Policy arguments against Labor’s proposed $3,000 cap on deductions for managing tax affairs

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As your accountant and tax adviser, we strongly oppose the proposal by the Australian Labor Party to cap at $3,000 the annual tax deduction Australians can claim for the cost of managing their tax affairs.

Labor portrays the deduction as a “rort” and a “tax subsidy” for wealthy Australians, notwithstanding that the previous Labor Government’s review of the tax system (Australia’s Future tax System Review) and a more recent Parliamentary inquiry into certain personal tax expenses both accepted the principle of tax deductibility for the costs of managing an individual’s tax affairs.

The deduction entitlement is yours, not ours. We think it needs protecting.

 

What was the original justification for Labor’s policy?

In his 2017 Budget Reply Speech as Opposition Leader, Mr Shorten said the cap was necessary because:

“In 2014-15, forty-eight Australians earned more than one million dollars and paid no tax at all. Not even the Medicare levy. Instead, using clever tax lawyers, they

deducted their income down from an average of nearly $2.5 million…to below the tax-free threshold.

One of the biggest deductions claimed was the money they paid to their accountants – averaging over one million dollars.

These individuals are not just counting cards in the casino – they are bringing their own dealer and their own deck.

Loopholes for millionaires means middle Australia pays more.

That’s why a Labor Government will cap the amount individuals can deduct for the management of their tax affairs at $3,000.

This affects fewer than 1 in 100 taxpayers and will save the budget $1.3 billion over the medium-term.”

 

Let’s set the record straight…

Labor’s proposed $3,000 cap:

  • Could apply to any Australian regardless of wealth.
  • For all types of costs currently claimable as a deduction, such as:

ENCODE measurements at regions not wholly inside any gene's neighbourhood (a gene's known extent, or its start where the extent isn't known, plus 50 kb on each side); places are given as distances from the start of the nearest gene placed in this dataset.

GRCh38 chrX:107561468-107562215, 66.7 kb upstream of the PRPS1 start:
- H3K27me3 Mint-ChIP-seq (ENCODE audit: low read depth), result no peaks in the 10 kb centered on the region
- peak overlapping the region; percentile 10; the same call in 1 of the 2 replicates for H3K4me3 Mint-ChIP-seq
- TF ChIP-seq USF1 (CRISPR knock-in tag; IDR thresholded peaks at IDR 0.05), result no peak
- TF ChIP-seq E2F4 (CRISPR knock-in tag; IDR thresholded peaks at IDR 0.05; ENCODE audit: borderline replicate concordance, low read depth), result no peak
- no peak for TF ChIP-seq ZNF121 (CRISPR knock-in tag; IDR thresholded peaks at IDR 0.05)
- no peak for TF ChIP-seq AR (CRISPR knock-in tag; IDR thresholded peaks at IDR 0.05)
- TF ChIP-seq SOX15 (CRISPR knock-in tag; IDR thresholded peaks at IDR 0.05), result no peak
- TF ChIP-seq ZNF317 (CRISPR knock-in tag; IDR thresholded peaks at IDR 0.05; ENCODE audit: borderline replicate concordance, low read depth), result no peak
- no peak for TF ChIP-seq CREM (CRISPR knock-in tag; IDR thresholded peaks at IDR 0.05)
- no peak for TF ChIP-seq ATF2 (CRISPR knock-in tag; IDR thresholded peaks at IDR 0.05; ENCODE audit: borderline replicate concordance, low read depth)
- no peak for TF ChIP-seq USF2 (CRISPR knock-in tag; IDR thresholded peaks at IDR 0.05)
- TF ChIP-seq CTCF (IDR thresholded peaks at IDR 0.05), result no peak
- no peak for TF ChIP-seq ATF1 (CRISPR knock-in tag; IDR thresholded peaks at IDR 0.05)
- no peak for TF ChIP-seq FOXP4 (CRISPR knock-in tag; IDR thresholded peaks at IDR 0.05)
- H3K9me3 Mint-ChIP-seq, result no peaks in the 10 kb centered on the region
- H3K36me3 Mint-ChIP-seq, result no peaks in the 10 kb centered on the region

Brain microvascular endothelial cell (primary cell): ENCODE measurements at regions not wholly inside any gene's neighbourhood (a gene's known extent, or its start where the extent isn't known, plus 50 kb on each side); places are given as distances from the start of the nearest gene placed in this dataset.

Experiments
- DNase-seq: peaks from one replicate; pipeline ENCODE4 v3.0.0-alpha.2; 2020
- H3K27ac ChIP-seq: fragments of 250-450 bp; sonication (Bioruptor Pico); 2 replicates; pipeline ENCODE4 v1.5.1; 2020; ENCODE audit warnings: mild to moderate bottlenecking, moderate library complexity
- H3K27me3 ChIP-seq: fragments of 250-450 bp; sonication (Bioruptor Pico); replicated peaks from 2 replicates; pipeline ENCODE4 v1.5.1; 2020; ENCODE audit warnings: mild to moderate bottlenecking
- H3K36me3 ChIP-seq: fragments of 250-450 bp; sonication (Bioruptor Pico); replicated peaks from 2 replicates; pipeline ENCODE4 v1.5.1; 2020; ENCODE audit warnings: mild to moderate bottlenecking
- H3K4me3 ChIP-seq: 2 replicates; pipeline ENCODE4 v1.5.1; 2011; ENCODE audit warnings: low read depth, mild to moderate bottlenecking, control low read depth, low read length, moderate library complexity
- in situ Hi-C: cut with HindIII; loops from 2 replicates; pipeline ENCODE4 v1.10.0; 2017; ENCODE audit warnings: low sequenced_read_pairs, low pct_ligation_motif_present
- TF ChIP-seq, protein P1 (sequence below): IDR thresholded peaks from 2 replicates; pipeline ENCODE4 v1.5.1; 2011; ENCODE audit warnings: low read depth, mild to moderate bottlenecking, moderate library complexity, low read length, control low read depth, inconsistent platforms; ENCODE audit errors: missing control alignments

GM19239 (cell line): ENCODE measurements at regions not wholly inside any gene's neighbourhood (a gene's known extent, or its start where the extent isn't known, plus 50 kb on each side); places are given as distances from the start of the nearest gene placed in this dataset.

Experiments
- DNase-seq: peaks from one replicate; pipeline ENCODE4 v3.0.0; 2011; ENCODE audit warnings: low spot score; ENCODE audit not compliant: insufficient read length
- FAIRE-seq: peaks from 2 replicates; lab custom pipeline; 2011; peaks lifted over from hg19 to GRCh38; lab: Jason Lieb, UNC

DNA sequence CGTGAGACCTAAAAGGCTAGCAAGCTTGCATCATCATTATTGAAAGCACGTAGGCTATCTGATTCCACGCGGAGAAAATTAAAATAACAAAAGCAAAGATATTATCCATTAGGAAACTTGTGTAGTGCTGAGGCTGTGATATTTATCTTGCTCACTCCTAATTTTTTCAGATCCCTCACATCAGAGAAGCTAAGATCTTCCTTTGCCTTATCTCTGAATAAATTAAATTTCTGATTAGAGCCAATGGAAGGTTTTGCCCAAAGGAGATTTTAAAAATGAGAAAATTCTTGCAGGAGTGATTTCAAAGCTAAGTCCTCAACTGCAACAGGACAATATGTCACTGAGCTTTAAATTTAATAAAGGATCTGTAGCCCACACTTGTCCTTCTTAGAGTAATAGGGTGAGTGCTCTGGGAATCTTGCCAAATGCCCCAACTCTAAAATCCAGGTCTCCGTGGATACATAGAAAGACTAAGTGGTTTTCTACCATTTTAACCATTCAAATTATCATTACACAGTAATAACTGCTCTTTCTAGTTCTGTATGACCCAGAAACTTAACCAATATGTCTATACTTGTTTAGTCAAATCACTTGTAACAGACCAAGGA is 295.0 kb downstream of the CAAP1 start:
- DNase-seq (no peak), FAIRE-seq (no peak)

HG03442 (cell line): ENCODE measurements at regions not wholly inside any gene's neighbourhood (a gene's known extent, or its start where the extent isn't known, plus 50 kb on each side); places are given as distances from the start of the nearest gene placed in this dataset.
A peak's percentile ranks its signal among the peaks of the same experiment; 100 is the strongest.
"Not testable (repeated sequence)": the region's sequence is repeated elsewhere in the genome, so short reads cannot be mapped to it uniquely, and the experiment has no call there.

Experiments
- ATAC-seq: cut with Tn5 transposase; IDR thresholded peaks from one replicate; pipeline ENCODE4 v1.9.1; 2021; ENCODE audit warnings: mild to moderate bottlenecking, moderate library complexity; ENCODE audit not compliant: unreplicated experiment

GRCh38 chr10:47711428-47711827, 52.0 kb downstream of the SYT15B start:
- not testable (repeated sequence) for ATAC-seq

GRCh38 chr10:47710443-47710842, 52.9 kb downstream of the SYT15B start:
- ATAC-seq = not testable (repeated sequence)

• preparing and lodging your tax return and activity statements
    • dealing with the Australian Taxation Office (ATO) on your behalf (e.g. in an audit of your tax affairs, obtaining a private ruling)
    • travel costs associated with obtaining tax advice (e.g. to attend a meeting)
    • litigation costs on a tax matter
    • obtaining a valuation for tax purposes
    • any interest charges the ATO imposes on you (e.g. for late payment of tax)

 

Who are these millionaires the Opposition Leader talks about?

Feedback received from the ATO is that these big deduction claims relate to long-running tax disputes with large litigation costs and ATO-imposed interest costs.

If the ATO didn’t consider these deductions to be legitimate, then the deductions would have been challenged.

The Opposition Leader’s rhetoric implies there are wealthy Australians who willingly hand money to their tax adviser simply to get a tax deduction.

We are yet to meet a client who thinks this way.

How a $3,000 cap can cause hardship and put individuals at a disadvantage

Labor is banking on the fact that most Australians don’t usually get charged anything near $3,000 by their tax adviser. Politically this is considered to be a low risk strategy.

But Labor’s proposal fails to acknowledge that sometimes the cost of managing an individual’s tax affairs can easily cost more than $3,000, especially in situations when you really need a tax professional in your corner.

 

Here are common situations where fees can easily exceed $3,000…

  • Your tax affairs are investigated by the ATO
  • Your tax affairs are complex, and a binding private ruling is sought from the ATO
  • You fall behind in your tax lodgement or tax payment obligations, requiring the preparation of multiple prior year tax returns or negotiations with the ATO for a tax payment plan and remission of penalties and late payment interest